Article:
Last month I biked to an IKEA for the first time! It was also my first big trip on Portland’s I-205 Multi-Use Path (I’d tagged along with Kath when she did a test run for a Kidical Mass to the Belmont Goats). Bike Portland has a great write-up of the I-205 Multi-Use Path here: Ride takes closer look at I-205 path, the ‘Grandaddy of MUPs’.
I adore multi-use paths. They tend to be flat and they have few intersections. Since they’re “multi-use” they shouldn’t be considered bike highways, but as I’m not a high-speed rider, navigating slowly and politely around dogs and walkers is fine by me. When we lived in Seattle we were a couple blocks from the Burke-Gilman Trail and I knew fast bike riders who avoided it because they thought it moved to slowly as well as parents who avoided it because they thought there were too many fast bike riders on it for it to be safe for their kids. I’d imagine the I-205 MUP receives similar criticism. It also has quite a bit of broken glass which is something we never had to deal with on the Seattle MUPs.
The I-205 Multi-Use Path is one-and-a-half quiet and flat miles from our house. IKEA is then 7.5 miles along the MUP followed by half a mile of flat roads. Much of the path is elevated as it crosses over big streets and parallels the TriMet MAX light rail green line. This loftiness gave me a great view of businesses below, like a bowling alley and Chuck E. Cheese. However, both of those are relatively close to our house so I don’t know that the I-205 MUP is the best way to get there–it might be more direct to cut diagonally through the neighborhoods from our house. However, it’s a way to reach them–a way I made use of recently from Montavilla. After navigating our way through two little construction road closures on our way to see Despicable Me 3 at the Academy Theater (the sewer pipe repairs are everywhere it seems!), I elected to go a tad out of the way and use the path to get home, figuring it’d be simpler. And we got to see the goats on the way home.
Also along the path is Gateway Green mountain bike skills park. This would be a fun destination with the kids, though we’d probably plan to take the MAX part of the way home after tiring ourselves out.
And sort of along the way to IKEA is Rossi Farms. I was still investigating local Halloween pumpkin patches during this IKEA trip so I detoured off the path to check out the farm. I didn’t like the route google suggested–the staggered crossing of NE 102nd Ave was so bad that I wouldn’t want to take the kids before doing another test run. Perhaps passing by the elementary school would work better. The farm is gorgeous, though, with a lovely view of Mount Hood. I tend to do all my test runs in the morning when the sun is behind the mountain, though, so it’s impossible to take a good photo to show it off.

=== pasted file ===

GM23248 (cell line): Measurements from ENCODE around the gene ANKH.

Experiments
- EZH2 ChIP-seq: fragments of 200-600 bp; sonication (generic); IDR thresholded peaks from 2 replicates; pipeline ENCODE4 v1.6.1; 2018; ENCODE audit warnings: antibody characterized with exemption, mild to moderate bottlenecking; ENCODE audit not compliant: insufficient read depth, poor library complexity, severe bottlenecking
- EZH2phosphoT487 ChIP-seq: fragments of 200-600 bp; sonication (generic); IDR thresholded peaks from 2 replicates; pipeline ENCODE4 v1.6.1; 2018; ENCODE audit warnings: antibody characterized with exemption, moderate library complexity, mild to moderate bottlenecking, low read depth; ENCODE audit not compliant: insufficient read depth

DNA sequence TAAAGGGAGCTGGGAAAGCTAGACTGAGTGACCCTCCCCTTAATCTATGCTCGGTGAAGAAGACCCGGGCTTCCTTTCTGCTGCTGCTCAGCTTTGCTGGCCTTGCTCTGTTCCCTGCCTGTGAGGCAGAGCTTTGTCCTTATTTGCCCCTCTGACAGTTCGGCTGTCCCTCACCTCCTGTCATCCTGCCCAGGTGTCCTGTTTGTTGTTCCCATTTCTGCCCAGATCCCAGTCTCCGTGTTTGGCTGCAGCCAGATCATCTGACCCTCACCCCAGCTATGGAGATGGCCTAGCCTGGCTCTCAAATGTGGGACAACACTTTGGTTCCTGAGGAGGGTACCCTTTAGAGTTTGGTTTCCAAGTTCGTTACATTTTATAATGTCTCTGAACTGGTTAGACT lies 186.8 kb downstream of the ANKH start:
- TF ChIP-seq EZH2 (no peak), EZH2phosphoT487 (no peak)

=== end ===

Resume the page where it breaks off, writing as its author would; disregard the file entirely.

As mentioned in the Bike Portland article, the path has some busy street crossings. At Burnside one has to bike over the freeway as the trail moves from the west side of I-205 to the east. Google street view is showing me a paint-buffered bike lane on Burnside, but I don’t remember noticing it and stuck to the sidewalk. It’s a pretty fast street, even with it road dieted down to one lane in each direction and the buffered bike lane. Then at Glisan a misleading sign sent me over the freeway again…but this time the path stuck to the east side.
The IKEA part of the trip was terrific. There are a ton of bike racks out front, though I was the only bike there this day.
The purpose of my trip was to get bookcases, having moved from a house with built-ins to one without. Naturally I ended up making some additional fun purchases. Behold:
2 small Billy bookcases, 1 tiny Billy, 1 tiny drawer unit, 1 Dimpa bag (fits a Brompton!) with a bunch of little stuff inside it. My haul was about 125 pounds, which is less than the kids weigh, and decidedly less wiggly. I was dismayed to see that the wind had picked up as soon as I left the store, though. I think this IKEA is just in a windy location, though, and path was a pleasant, wind-free ride.
Here’s my Strava recording of the trip which is useful for seeing the small elevation changes.
I hear one can bike to Minneapolis Ikea, as well. Do you know of other bikeable IKEAs? Lemme know in the comments below!
I usually take MAX to this Ikea since it’s a long ride and I’m lazy, but it’s nice to know it’s a reasonable bike ride!
Ya, stuff conveniently boxed to load up via bike! I am guessing that the IKEA marketers would fall in love with you and your load :) The 205 multi-use path was such a blessing to me as I bike commutted from downtown to Kaiser Sunnyside Hospital for my cancer treatments. I took the Springwater to the 205 path, that was of course heading south while you were heading north here. It was therapeutic to get that peaceful time on my bike. The bridge over I-5, just beyond IKEA is the start off to one of my favorite bike camping locations, Battleground state park. The route is less enjoyable than Stub Steward but camping next to a lake makes it worth it in my book. That bridge is hilariously awful to ride on though, it was like a wind tunnel and the traffic noise, ugh. But all is well that ends at a peaceful lake :)!
I love your blog. And I absolutely love that you hauled home some Billy bookcases on your bike 7 miles.
As for other IKEAs you can bike to, my son and I were biking around Philadelphia using their most awesome bike share program and found ourselves by accident at an IKEA. That was a pretty nice surprise. You have to take some sidewalks to get there, but surprisingly Philadelphia is a very easy to get around by bicycle. It’s really fun biking down cobblestone streets where so many important historic events took place.
Keep up the great blog. I really enjoy reading it.